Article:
My bad. Unfortunately this means I have to buy one if I want to be an early tester!
UPDATE: Read my Magellan Triton 1500 review.
ORIGINAL POST: If you’re expecting a Magellan Triton under the Christmas tree this year, you might be in for a disappointment. Magellan’s PR folks are now saying there won’t be any review units until January, though there’s no officially updated timeline from Magellan. Originally targeted for a September release, these handheld units have excited geocachers and backcountry enthusiasts with their ability to display National Geographic TOPO! maps.
But that may be just what’s holding the release up. Rumor has it that there are problems with the software that sends maps to the units. This seems to be borne out by a report that National Geographic has been “scrambling to finish the interface.”
I’m sure Magellan will be very disappointed if they do miss the 2007 holiday shopping season, but I’d rather they take their time and get it right.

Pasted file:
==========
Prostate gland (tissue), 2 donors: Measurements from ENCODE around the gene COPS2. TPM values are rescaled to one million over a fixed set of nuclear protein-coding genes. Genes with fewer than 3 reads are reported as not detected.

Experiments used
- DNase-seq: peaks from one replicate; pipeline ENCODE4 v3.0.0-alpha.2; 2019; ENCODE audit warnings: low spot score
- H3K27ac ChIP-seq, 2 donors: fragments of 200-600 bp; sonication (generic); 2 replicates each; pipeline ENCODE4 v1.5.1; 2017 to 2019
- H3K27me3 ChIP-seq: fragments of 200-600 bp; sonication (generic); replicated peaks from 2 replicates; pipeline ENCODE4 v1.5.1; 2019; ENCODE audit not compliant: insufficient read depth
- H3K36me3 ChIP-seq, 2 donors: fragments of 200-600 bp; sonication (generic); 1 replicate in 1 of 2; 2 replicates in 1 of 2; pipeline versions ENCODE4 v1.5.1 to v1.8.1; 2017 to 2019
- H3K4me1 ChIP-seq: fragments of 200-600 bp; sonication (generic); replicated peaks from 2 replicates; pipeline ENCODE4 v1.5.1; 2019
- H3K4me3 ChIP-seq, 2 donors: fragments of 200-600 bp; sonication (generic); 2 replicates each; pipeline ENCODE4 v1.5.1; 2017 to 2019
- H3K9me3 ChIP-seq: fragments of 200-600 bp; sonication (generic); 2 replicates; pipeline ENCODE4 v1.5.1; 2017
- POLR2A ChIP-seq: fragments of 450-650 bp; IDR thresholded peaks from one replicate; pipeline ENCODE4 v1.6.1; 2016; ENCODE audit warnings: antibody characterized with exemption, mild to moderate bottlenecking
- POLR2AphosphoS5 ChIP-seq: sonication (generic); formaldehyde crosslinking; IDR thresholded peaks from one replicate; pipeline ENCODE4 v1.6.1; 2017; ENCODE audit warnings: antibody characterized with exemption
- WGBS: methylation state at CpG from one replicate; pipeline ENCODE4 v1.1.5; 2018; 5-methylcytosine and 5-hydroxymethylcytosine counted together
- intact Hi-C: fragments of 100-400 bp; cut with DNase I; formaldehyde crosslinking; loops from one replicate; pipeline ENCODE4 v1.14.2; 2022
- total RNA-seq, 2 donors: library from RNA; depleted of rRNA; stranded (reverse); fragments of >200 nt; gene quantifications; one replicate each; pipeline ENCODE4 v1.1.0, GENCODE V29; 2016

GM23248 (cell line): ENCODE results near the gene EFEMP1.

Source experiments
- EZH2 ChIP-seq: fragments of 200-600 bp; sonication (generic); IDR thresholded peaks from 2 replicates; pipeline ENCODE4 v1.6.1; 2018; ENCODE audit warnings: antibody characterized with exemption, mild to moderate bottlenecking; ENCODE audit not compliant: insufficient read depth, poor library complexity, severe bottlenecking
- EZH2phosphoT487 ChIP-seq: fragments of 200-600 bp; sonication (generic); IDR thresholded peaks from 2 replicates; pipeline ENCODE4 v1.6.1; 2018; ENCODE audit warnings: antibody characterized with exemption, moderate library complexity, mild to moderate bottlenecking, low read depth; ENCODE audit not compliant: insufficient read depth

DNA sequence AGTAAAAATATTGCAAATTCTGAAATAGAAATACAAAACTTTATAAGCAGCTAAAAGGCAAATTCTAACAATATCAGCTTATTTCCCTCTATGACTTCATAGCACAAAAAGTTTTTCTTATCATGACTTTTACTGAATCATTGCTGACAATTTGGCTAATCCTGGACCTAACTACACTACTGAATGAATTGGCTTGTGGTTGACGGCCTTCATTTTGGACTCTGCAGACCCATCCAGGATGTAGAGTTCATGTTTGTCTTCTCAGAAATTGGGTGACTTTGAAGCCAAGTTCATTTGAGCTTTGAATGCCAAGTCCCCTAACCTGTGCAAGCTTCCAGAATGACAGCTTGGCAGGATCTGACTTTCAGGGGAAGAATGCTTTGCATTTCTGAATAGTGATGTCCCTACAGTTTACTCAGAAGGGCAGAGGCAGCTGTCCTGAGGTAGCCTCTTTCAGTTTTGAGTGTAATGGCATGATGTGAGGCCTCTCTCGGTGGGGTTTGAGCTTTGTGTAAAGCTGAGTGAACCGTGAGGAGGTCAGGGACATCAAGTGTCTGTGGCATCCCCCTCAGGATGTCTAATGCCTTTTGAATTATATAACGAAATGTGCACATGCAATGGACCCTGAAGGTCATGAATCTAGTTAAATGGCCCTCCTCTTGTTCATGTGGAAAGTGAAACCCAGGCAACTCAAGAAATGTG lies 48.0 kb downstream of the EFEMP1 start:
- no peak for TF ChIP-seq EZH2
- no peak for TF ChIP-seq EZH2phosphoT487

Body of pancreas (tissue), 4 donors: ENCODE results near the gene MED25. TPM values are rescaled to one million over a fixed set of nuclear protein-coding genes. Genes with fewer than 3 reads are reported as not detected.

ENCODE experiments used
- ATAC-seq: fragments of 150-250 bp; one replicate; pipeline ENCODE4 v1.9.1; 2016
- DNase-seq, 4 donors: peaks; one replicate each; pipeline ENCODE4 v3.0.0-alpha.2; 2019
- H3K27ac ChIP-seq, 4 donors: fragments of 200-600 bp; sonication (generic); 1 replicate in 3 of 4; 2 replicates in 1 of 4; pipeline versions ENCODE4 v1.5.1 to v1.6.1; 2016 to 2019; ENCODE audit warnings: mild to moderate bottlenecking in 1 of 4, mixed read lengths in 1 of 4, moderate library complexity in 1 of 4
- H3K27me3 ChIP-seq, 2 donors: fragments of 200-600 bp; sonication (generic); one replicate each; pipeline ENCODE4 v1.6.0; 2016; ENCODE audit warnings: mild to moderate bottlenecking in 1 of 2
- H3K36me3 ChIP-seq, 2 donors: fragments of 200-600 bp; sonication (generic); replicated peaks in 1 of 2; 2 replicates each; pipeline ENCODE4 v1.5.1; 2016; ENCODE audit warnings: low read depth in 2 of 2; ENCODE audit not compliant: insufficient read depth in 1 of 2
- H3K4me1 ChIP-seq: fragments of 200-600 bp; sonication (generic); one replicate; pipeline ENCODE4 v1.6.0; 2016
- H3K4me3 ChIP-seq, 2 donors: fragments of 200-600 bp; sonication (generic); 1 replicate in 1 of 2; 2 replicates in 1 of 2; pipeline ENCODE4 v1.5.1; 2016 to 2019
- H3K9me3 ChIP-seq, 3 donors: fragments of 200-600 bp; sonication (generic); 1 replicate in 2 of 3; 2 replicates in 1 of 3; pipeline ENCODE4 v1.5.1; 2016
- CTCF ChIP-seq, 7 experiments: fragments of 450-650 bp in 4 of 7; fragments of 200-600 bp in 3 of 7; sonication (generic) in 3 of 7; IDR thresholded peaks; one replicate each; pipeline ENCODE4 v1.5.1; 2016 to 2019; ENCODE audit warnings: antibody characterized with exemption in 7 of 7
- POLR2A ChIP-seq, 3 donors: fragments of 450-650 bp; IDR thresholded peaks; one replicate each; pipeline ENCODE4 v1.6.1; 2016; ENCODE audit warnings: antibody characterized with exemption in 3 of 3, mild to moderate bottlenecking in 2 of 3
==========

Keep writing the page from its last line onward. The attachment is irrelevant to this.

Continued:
Truth be told, as spring approaches, the first quarter is a big one for handhelds. Looks like the holidays will be all about auto navigators this year.
Back in my public garden days, I used to administer quite a bit of capital construction. I remember one very complicated hardware (greenhouse) : software (climate control system) issue, and we decided to go with one vendor for the entire project so there wouldn’t be any finger pointing when something went wrong. I’m not saying that is what’s happening here, but it does highlight the issues that can arise when you have two companies having to cooperate on a major project.